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Virginia Governor Terry McAuliffe signed an order restoring voting rights to over 200,000 felons in that state. The order applies to both violent and non-violent felons and extends to the right to vote, to sit on a jury, to serve in elected office or to become a notary, reports the Richmond Times-Dispatch.
Republican critics are not happy. The rights restoration move is seen by critics as highly political, an effort on McAuliffe's part to boost Hillary Clinton's presidential campaign in November, as Virginia is a swing state. Let's examine.
In most but not all states, convicted felons lose the right to vote for varying amounts of time. Each state decides the extent of disenfranchisement and the process for restoring rights. Virginia is one of ten states that do not automatically restore rights after completion of a felony sentence and reportedly one of the four most stringent states with respect to its application process for civil rights restoration.
Although the governor's move today was called "unprecedented" by local media, there is apparently a legal basis for it in Virginia law. The Richmond-Times Dispatch reports that it accessed a confidential research draft of the order signed by McAuliffe today, which stated, "Under the Constitution of Virginia, the governor has the authority to 'remove political disabilities consequent upon conviction' for 'felonies."'
Governor McAuliffe's announcement that he would restore civil rights to more than 200,000 people was met with dismay by some Virginians. The state's speaker of the House William J. Howell, a Republican, said in a statement, "The singular purpose of Terry McAuliffe's governorship is to elect Hillary Clinton president of the United States. This office has always been a stepping stone to a job in Hillary Clinton's Cabinet."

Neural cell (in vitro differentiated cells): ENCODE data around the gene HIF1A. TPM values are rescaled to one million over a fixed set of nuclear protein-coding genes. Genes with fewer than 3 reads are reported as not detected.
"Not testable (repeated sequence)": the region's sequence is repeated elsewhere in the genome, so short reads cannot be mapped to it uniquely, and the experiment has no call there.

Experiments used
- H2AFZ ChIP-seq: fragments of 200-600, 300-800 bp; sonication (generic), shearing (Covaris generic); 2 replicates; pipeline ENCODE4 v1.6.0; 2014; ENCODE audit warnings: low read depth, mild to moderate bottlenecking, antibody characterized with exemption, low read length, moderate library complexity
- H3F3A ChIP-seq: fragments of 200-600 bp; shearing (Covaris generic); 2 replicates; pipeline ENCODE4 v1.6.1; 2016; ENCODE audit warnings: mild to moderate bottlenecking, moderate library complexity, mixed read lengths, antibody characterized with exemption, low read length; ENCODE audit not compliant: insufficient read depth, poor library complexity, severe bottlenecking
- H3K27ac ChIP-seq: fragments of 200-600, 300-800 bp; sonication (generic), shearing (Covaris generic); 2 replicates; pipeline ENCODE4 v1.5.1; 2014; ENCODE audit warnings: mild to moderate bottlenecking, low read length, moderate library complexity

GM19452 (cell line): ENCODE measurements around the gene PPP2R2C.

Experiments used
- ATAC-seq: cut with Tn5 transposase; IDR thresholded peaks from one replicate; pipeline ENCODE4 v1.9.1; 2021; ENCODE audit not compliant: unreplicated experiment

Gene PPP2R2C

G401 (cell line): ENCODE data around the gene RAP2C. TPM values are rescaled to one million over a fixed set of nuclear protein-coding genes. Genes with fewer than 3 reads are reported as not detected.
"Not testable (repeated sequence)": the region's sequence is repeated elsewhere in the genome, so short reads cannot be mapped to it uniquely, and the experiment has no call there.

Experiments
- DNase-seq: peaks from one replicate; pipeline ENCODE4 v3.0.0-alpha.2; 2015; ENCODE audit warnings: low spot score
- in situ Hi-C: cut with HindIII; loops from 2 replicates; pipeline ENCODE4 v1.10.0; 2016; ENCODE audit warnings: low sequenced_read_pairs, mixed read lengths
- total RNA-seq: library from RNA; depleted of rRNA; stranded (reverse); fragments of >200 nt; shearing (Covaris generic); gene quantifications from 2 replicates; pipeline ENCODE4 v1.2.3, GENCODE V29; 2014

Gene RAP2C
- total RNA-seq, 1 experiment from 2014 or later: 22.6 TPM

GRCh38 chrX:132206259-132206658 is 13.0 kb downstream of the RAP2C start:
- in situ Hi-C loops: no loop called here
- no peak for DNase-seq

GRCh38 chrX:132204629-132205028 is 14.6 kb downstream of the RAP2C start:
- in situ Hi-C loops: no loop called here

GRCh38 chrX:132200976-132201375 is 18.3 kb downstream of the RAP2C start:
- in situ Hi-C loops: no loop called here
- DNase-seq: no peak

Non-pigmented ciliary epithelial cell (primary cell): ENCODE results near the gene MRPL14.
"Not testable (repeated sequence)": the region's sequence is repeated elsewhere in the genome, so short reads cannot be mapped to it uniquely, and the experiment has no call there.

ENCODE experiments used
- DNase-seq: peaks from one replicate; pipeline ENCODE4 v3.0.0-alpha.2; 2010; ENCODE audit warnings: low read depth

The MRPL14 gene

There was also criticism about his order's failure to distinguish between violent and non-violent felons. John Whitbeck, chairman of the Republican Party of Virginia, said in a statement, "Mercy requires that we as Virginians be a commonwealth of second chances. But there are limits."
"Governor McAuliffe could easily have excluded those who have committed heinous acts of violence from this order," Whitbeck continued, "yet he chose not to. His decision to issue a blanket restoration, without regard to the nature of the crimes committed doesn't speak of mercy. Rather, it speaks of political opportunism."
Although his colleagues don't sound very happy about it, McAuliffe is not done yet. The estimated 206,000 people whose rights will be restored with today's order are just the beginning. The Virginia governor is also expected to issue periodic orders restoring rights to people who have completed the terms of their incarceration and probation after today.
If you have been accused of crime, speak to a criminal defense attorney today. Don't delay. Many lawyers consult for free or a minimal fee and will be happy to assess your case.
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